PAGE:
This column explores the often subconscious connection between the places we are from, the spaces in which we write, and the places we write about.
When we think of setting, we usually first think about landscape. We think about grass, trees, roads, sometimes mountains, sometimes buildings. Urban, rural, industrial. Sometimes we think about animals too, but writers usually categorize people as characters, not setting.
If we want to be technical, there is the “setting as character” trope, which I am quite fond of, because, if you’ve read my first article in this column, you will know that I believe that characters can not exist or make the choices they make without the setting they are placed in, thus elevating setting to character.
But, I feel like we rarely talk about the fact that people, characters, are just as much a part of a setting or space as anything else. Families, friends, lovers, even strangers who occupy the same space as you can impact you in ways you might not realize.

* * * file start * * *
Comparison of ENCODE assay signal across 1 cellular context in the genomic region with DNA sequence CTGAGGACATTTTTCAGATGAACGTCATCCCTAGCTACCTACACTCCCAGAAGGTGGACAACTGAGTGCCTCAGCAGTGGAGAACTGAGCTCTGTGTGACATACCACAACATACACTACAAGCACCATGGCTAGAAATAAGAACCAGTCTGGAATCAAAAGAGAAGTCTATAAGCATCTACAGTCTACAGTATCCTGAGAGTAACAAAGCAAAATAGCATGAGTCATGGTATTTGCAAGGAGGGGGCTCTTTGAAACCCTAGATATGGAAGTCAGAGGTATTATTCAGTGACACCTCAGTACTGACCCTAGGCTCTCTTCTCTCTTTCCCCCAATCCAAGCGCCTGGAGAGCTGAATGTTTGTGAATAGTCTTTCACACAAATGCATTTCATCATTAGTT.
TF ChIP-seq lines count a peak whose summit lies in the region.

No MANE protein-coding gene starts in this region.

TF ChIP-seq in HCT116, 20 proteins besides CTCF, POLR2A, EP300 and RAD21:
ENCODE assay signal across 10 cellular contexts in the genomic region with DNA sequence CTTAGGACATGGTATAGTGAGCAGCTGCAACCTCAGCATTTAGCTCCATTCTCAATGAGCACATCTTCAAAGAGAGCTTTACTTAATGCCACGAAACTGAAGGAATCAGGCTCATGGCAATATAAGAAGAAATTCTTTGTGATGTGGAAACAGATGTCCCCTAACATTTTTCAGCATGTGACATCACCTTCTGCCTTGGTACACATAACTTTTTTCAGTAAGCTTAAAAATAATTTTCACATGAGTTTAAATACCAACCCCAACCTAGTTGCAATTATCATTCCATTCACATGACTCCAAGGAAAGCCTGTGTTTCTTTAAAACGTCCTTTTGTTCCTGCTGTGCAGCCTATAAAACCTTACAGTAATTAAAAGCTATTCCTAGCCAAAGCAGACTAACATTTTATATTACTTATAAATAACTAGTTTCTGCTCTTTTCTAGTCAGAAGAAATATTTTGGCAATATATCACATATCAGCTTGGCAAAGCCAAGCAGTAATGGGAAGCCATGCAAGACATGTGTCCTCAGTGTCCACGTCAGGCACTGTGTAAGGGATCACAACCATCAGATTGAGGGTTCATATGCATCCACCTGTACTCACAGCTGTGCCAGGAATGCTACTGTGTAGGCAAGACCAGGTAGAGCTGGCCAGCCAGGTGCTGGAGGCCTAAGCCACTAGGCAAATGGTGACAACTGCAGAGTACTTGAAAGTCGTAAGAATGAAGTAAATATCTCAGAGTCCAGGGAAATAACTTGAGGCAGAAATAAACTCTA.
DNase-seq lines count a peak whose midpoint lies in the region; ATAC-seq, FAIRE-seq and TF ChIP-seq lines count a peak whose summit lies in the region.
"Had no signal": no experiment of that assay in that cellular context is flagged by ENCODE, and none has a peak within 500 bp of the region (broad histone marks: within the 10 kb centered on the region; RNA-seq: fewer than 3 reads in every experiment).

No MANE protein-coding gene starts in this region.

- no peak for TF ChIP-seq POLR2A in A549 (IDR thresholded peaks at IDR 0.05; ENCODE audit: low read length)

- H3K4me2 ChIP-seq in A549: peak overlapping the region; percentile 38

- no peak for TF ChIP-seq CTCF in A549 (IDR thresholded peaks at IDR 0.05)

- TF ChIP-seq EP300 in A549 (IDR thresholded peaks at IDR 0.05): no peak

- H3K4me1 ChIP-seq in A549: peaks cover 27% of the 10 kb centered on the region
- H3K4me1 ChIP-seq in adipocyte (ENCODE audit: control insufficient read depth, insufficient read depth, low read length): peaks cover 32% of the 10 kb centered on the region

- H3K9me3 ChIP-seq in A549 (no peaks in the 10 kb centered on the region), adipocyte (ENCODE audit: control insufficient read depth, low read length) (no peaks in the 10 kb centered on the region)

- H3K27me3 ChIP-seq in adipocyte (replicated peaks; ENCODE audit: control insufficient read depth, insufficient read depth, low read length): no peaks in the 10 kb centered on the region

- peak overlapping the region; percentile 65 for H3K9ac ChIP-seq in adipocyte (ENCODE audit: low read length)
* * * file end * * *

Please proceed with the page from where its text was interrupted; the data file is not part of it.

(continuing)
Families are the best example of this. The house you grew up in is special because you lived in it with your parents and siblings. The loose pantry doorknob, the trees that your father pruned on Saturdays, the space in the backyard where you buried the family dog. Do you now own a certain kind of towel, shoe, kitchen appliance because of a similar object your family owned when you were a child?
When my father died, selling the family house tore away something inside of me. I couldn’t watch my mother sell the furniture he bought when we didn’t have room for it in our new place. I hand-picked bandanas, books, mugs, and shirts of his to keep. Because he was no longer a body, he became every object and place that he had ever touched and walked through. The closet where he hung his ties. The section of street where Campbell turned into Kino, where he always got a flat tire on his bike. Bob Dobb’s, where my father would sit and wait until it was time to pick me up from ballet across the street. Section 13, row 13, seat 13 at McKale Center: we went to every home basketball game together. The entire University of Arizona, where he had studied and worked for more than three decades of his life, where he had helped develop countless buildings and memorials, became a memorial of my father. I hated going to school there. I wanted to be close to my father, but away from my grief. The setting wouldn’t allow for that.